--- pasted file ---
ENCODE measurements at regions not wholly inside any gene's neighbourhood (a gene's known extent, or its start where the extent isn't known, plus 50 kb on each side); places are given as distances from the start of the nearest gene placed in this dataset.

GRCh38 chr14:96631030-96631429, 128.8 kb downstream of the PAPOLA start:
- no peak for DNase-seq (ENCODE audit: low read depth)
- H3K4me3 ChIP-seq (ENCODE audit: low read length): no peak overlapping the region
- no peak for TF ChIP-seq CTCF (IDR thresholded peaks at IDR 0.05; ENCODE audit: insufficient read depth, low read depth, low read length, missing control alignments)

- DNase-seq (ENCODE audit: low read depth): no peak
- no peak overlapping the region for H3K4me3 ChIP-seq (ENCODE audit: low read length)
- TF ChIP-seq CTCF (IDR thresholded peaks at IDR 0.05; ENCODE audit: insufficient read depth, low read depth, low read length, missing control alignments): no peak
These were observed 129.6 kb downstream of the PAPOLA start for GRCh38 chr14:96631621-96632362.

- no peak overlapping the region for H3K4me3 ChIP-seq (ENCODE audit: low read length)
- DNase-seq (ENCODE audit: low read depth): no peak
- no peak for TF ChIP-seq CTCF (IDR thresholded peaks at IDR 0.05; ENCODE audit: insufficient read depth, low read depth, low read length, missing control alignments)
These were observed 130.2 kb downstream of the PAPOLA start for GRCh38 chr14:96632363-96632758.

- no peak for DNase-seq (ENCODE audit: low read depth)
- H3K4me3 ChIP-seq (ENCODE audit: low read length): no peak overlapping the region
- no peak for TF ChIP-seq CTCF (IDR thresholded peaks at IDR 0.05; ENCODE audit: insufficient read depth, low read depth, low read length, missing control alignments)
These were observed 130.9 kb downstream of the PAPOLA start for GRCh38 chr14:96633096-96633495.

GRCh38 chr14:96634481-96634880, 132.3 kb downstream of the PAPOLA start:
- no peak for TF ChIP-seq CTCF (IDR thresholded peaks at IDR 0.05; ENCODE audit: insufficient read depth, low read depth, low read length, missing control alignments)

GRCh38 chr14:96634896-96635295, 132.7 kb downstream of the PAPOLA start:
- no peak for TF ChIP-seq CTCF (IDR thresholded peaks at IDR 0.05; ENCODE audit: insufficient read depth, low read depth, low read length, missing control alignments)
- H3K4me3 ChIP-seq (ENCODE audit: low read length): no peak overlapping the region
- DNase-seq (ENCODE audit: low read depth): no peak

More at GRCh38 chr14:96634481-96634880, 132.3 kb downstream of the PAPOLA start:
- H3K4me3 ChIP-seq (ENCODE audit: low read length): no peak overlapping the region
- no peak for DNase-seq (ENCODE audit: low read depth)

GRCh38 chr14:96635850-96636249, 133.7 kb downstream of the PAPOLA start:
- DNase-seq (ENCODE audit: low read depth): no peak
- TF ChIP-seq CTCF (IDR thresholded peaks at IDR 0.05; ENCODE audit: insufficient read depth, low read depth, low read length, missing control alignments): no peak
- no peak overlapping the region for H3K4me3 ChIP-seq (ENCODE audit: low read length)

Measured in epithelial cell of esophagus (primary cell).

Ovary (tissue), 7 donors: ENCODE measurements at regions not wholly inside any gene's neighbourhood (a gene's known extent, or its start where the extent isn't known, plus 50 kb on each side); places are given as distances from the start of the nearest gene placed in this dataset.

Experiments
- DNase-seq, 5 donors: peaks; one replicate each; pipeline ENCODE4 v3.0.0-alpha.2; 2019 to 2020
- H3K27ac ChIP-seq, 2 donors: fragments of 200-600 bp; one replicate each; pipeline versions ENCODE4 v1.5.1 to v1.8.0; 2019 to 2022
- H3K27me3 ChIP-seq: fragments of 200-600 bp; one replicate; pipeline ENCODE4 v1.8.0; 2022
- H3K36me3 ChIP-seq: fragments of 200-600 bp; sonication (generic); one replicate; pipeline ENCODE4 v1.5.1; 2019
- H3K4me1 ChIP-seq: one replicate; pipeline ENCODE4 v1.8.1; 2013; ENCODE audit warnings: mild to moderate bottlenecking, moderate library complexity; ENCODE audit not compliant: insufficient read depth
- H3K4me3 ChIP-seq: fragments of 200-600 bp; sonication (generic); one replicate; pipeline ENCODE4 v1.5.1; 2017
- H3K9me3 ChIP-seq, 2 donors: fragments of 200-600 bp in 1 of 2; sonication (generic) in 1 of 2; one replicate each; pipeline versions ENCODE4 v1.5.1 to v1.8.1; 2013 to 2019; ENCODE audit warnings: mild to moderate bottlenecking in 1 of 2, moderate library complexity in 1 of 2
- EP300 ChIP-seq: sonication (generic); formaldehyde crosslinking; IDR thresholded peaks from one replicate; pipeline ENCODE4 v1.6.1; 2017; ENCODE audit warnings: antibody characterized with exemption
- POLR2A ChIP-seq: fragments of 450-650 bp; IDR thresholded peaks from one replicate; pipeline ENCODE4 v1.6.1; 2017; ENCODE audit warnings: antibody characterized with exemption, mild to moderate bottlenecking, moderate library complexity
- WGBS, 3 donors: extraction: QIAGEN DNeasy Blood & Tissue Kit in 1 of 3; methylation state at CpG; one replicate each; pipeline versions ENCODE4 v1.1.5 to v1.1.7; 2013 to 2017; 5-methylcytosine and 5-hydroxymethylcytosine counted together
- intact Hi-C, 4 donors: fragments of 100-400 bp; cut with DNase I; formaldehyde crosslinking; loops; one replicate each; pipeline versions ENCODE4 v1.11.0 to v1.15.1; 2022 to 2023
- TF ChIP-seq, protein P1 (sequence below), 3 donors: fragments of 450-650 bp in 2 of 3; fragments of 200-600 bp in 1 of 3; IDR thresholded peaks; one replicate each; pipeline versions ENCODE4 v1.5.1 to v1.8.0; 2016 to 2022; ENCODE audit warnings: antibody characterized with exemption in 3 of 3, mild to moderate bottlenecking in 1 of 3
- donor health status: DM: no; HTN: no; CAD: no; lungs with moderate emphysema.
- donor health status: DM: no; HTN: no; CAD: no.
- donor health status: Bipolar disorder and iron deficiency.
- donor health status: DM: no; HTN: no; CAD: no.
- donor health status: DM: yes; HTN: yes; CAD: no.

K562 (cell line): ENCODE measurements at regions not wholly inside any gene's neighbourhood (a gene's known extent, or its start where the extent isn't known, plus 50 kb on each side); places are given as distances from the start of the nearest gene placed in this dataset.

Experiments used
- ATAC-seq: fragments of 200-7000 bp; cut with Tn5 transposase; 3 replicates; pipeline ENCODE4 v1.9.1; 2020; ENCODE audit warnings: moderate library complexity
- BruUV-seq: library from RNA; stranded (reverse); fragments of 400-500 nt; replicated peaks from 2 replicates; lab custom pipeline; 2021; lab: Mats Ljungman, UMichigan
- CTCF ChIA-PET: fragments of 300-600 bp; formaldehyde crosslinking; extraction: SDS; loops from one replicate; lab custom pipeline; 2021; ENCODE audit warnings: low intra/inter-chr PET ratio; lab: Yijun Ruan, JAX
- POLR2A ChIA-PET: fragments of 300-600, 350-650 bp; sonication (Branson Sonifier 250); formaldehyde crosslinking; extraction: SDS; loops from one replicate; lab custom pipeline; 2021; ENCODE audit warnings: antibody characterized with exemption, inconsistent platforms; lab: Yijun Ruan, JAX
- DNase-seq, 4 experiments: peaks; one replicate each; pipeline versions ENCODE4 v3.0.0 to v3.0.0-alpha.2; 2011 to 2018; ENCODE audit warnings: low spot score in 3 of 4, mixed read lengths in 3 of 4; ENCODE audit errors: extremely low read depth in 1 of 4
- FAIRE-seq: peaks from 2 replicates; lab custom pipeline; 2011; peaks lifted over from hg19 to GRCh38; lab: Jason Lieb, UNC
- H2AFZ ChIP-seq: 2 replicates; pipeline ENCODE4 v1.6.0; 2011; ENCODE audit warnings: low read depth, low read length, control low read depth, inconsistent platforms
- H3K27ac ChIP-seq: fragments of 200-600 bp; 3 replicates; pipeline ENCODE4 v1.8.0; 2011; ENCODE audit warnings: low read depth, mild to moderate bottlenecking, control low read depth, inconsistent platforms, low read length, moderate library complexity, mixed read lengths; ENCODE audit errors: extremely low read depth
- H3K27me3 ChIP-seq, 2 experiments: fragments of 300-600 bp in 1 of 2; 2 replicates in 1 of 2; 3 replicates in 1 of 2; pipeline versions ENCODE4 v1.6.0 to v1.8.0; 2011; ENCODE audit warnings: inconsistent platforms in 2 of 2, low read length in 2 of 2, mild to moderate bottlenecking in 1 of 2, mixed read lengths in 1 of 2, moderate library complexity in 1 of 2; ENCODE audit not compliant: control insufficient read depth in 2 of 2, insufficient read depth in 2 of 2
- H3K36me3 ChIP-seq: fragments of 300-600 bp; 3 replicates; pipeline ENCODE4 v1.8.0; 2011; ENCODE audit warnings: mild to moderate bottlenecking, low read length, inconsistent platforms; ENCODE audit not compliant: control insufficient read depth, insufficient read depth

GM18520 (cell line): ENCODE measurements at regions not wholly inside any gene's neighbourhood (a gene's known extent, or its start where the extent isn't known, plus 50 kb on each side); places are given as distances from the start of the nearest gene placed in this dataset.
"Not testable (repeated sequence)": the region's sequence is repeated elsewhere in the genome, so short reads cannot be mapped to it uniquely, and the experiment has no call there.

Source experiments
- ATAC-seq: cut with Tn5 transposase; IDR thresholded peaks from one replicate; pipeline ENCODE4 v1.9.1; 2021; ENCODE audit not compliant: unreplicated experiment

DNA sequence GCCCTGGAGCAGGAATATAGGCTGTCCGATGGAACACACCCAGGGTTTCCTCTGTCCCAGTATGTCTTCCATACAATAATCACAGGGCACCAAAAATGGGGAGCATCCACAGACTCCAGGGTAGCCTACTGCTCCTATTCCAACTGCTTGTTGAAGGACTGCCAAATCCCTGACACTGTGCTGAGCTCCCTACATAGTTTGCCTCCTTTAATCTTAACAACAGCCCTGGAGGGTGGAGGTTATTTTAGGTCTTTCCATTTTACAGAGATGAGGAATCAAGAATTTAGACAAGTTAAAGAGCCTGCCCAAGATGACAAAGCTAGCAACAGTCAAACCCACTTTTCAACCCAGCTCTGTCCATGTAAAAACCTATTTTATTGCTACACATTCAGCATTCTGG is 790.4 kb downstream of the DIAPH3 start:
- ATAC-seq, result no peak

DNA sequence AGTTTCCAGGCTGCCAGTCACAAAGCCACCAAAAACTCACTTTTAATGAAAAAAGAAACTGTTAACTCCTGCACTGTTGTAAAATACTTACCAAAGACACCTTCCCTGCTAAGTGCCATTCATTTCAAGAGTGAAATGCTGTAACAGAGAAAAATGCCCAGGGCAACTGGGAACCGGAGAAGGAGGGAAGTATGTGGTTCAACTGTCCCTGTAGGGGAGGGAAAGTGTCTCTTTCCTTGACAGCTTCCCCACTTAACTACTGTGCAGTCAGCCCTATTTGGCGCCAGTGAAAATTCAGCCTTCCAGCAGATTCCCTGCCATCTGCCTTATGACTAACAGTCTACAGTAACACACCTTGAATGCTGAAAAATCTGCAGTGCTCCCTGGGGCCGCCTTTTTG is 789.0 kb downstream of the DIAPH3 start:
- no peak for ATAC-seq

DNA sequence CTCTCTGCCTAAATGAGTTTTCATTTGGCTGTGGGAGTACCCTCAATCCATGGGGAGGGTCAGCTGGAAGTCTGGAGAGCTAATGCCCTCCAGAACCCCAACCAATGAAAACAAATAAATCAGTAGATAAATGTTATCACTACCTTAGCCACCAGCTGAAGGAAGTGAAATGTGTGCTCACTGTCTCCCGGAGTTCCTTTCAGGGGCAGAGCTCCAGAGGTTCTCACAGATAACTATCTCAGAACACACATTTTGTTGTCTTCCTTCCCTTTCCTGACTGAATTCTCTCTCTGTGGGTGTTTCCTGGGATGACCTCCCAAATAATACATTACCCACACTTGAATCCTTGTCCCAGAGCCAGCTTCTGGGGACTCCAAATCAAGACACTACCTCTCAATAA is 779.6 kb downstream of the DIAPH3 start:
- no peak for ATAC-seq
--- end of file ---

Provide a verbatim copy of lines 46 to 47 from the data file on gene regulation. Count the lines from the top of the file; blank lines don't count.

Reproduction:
- donor health status: DM: no; HTN: no; CAD: no; lungs with moderate emphysema.
- donor health status: DM: no; HTN: no; CAD: no.